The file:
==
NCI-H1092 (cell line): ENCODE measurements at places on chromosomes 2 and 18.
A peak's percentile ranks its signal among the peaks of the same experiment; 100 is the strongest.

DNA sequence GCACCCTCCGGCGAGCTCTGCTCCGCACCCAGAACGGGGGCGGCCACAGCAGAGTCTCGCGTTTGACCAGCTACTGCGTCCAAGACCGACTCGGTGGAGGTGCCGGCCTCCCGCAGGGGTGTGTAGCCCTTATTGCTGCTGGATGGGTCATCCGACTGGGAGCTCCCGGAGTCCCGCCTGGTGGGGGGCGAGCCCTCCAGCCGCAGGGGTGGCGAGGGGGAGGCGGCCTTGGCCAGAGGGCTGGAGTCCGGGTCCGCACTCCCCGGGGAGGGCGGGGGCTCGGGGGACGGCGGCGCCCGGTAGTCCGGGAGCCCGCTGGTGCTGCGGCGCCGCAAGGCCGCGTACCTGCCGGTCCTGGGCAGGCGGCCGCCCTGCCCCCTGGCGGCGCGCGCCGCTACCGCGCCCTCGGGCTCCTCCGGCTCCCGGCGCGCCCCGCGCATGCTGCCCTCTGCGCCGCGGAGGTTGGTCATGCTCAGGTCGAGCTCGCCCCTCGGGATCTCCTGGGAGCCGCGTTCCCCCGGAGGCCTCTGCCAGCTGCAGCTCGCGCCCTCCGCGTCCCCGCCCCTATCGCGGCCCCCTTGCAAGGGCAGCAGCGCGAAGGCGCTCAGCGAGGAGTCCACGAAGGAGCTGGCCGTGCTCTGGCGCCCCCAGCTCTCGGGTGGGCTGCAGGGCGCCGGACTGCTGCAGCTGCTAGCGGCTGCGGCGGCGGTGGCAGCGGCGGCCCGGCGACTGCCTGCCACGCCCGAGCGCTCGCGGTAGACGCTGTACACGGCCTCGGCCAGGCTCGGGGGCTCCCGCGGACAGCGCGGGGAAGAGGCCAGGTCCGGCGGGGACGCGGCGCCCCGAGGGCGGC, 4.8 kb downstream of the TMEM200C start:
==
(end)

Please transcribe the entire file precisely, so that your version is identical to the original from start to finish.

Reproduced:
NCI-H1092 (cell line): ENCODE measurements at places on chromosomes 2 and 18.
A peak's percentile ranks its signal among the peaks of the same experiment; 100 is the strongest.

DNA sequence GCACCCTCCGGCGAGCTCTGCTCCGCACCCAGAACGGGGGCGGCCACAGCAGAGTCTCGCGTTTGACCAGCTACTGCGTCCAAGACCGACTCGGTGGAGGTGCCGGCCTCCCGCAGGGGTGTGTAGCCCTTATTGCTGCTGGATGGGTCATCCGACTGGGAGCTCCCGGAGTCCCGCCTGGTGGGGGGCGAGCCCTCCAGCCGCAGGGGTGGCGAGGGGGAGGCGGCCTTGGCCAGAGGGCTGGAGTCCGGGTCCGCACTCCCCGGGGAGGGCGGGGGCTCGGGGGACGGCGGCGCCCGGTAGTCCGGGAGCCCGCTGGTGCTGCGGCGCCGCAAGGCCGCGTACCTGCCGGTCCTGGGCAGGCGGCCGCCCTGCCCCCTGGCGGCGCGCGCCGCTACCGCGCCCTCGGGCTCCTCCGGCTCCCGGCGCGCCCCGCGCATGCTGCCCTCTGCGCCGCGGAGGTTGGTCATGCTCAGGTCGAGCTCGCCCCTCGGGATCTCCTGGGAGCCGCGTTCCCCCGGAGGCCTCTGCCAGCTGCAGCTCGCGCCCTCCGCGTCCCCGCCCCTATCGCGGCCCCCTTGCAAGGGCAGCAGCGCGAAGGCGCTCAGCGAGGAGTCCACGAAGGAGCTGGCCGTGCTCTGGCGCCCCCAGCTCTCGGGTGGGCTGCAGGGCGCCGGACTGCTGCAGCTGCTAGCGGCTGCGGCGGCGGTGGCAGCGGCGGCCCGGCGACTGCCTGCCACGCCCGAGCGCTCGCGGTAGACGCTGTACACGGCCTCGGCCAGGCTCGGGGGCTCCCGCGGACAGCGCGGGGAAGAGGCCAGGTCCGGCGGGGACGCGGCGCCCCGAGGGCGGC, 4.8 kb downstream of the TMEM200C start: